• High tension wires: If high voltage electrical tension wires cross the road, you may want to seek shelter directly underneath these wires. Do not get too close to the large metal towers which hold up these wires (stay away at least 20 meters). Electric companies design these high tension wires for lightning strikes. If lighting should strike the wires or towers, the current is designed to safely go deep into the ground.

    IMPORTANT: None of the above recommendations (overpasses, bridges, high tension wires) guarantee safety from being struck by lightning. However, it is likely that these recommendations are safer than being caught "out in the open". Of course, the best thing to do is to find a safe location before lightning threatens.
  • REMEMBER - Do NOT seek shelter in an UNSAFE BUILDING. Picnic shelters or other open roadside shelters are NOT safe during lightning activity.

If you find yourself caught completely in the open and lightning is occurring within 10 to 15 km of your location, it is strongly suggested that the best thing for you to do is STOP riding, get off of your motorcycle, find the lowest area possible (small ditch/culvert, etc), and get into the Lightning Desperation Position.

  • Motorcyclist should move at least 20 meters away from their bike.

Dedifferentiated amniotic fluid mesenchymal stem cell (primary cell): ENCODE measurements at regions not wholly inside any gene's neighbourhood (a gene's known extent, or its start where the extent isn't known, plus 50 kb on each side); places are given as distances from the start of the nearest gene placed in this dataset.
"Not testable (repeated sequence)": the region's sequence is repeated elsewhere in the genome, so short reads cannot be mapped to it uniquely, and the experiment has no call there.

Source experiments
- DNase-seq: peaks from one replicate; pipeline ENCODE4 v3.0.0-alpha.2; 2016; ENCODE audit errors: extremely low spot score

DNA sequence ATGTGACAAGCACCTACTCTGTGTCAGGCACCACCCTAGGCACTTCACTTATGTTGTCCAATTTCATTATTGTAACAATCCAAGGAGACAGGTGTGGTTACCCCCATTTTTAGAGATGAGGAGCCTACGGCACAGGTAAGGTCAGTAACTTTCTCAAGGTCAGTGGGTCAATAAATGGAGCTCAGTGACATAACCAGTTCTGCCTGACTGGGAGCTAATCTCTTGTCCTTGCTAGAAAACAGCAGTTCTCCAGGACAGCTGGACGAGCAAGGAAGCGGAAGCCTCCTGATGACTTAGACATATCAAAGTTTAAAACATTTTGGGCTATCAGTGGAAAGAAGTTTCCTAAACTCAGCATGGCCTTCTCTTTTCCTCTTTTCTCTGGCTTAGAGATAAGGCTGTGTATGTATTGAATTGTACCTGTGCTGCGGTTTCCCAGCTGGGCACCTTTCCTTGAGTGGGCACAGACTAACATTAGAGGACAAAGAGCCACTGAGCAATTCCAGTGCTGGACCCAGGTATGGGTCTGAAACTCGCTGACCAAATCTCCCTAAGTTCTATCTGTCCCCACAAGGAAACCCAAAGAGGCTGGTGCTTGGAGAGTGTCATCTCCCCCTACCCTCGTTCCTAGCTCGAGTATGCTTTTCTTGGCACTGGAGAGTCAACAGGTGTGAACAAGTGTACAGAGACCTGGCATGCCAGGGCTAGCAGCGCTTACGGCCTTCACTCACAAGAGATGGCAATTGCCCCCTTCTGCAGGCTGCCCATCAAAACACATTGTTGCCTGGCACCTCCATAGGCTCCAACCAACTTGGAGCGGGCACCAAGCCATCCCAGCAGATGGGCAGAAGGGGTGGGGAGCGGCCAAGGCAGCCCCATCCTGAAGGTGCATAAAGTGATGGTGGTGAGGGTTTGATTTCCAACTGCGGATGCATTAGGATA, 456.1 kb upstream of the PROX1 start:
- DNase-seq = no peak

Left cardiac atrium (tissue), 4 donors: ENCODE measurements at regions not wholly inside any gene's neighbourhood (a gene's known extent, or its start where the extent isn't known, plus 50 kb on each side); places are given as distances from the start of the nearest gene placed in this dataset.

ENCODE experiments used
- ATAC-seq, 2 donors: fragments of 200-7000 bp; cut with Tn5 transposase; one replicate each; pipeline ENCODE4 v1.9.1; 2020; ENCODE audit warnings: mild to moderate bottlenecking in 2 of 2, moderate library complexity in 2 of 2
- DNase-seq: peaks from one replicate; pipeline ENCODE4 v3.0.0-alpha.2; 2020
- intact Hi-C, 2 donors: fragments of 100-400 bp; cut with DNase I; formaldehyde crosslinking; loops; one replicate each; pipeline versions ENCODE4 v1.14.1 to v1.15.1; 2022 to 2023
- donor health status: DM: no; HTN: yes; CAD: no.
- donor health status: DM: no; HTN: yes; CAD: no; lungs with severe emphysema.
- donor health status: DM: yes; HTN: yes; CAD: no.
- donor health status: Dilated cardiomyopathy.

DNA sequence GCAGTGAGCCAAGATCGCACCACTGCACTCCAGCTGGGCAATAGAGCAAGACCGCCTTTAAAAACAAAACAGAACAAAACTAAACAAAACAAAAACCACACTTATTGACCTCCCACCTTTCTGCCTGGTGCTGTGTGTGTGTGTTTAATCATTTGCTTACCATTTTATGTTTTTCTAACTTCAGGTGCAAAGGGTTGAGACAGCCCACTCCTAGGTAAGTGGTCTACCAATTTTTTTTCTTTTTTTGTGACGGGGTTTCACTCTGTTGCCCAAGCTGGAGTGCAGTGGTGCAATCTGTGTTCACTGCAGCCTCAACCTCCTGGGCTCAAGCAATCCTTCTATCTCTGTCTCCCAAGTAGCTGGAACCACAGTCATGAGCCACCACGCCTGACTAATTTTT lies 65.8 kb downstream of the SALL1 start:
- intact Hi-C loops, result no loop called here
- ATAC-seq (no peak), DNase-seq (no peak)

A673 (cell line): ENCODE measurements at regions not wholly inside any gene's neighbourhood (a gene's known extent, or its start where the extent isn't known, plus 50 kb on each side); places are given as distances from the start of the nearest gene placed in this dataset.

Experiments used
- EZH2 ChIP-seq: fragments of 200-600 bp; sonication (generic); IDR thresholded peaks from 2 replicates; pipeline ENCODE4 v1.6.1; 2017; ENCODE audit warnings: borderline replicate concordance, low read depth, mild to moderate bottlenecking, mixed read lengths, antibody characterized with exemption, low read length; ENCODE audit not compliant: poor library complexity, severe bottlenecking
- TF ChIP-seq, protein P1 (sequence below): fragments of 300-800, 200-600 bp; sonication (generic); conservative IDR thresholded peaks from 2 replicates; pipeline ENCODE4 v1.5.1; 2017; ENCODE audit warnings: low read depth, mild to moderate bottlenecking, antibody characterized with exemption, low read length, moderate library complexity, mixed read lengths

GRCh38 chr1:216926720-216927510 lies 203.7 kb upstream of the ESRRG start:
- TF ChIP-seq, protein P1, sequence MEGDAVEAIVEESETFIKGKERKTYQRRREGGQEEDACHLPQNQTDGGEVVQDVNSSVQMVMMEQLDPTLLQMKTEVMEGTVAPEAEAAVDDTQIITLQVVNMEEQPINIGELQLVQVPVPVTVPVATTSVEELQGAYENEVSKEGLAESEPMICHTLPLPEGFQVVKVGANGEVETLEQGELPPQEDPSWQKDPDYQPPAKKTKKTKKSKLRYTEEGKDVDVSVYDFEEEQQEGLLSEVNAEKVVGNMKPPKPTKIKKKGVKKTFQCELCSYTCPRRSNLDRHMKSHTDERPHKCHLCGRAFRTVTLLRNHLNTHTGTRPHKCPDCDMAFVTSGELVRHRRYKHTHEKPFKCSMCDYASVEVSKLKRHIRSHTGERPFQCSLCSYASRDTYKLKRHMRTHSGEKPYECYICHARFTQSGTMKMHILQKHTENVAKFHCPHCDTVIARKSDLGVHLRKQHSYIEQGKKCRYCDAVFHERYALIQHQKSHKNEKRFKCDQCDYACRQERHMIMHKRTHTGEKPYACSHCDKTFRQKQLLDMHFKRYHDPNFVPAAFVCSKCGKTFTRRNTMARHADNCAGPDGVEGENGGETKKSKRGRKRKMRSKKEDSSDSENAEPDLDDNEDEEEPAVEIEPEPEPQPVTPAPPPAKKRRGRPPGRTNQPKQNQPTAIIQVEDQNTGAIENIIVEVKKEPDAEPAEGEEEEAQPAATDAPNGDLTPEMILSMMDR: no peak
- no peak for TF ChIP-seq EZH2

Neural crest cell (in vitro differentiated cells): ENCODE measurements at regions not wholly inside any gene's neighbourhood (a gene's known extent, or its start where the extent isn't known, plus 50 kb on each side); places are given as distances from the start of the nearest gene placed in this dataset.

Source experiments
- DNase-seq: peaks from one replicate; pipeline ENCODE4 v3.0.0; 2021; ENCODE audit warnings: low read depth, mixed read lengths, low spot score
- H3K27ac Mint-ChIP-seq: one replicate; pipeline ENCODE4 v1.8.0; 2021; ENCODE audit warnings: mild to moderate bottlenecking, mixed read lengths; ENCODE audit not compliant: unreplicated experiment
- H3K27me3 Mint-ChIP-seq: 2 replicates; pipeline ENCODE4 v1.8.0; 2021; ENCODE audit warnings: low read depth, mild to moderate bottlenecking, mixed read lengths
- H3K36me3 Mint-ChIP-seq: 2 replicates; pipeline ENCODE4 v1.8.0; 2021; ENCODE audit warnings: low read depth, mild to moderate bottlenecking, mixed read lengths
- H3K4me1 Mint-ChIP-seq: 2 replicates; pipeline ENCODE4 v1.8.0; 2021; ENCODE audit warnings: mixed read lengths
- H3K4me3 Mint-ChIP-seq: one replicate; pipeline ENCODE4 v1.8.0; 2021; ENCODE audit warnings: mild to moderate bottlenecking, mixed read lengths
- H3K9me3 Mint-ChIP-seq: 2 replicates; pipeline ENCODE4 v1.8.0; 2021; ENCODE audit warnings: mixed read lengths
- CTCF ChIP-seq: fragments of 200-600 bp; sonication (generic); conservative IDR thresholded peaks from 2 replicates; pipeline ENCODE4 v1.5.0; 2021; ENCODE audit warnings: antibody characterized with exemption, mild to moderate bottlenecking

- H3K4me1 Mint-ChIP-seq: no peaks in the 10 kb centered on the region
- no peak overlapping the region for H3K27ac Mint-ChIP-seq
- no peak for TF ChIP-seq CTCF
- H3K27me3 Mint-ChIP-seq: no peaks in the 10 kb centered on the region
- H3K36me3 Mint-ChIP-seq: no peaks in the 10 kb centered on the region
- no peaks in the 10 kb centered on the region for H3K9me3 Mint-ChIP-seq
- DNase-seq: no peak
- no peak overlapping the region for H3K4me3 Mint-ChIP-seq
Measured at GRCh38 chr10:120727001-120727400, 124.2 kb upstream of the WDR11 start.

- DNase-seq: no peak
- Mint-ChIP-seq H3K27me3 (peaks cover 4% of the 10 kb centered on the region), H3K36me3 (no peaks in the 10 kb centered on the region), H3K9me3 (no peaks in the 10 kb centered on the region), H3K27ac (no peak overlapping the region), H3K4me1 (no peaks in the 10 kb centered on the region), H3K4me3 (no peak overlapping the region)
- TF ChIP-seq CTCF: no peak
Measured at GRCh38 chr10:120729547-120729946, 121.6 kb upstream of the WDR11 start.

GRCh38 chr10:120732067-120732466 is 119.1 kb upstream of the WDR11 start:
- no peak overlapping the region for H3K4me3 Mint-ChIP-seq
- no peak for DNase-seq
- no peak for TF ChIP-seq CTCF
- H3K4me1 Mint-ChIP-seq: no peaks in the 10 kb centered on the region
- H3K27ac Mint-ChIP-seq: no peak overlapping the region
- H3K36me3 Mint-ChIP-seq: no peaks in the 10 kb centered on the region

• DO NOT CONTINUE TO RIDE if lightning is occurring! Once lightning is within 5 miles of your location, it is suggested you should stop your ride. Motorcyclists have been struck and killed by lightning while riding in lightning storms.

The Lightning Desperation Position

Squat down, keep your feet together, keep other parts of your body off the ground, close your eyes and cover your ears.

If you are caught in the open and lightning is nearby, the safest position to be in is crouched down on the balls of your feet. Keep your hands over your ears and do not allow other parts of your body to touch the ground. Keep your feet as close to one another as possible.

Why is it important to crouch down on the balls of your feet? The reason why is that when lightning strikes an object, the electricity of the lightning discharge does not necessarily go straight down into the ground. Quite often the electricity will travel along the surface of the ground for quite a large distance. The electrical current likely varies widely from place to place, even over a small area.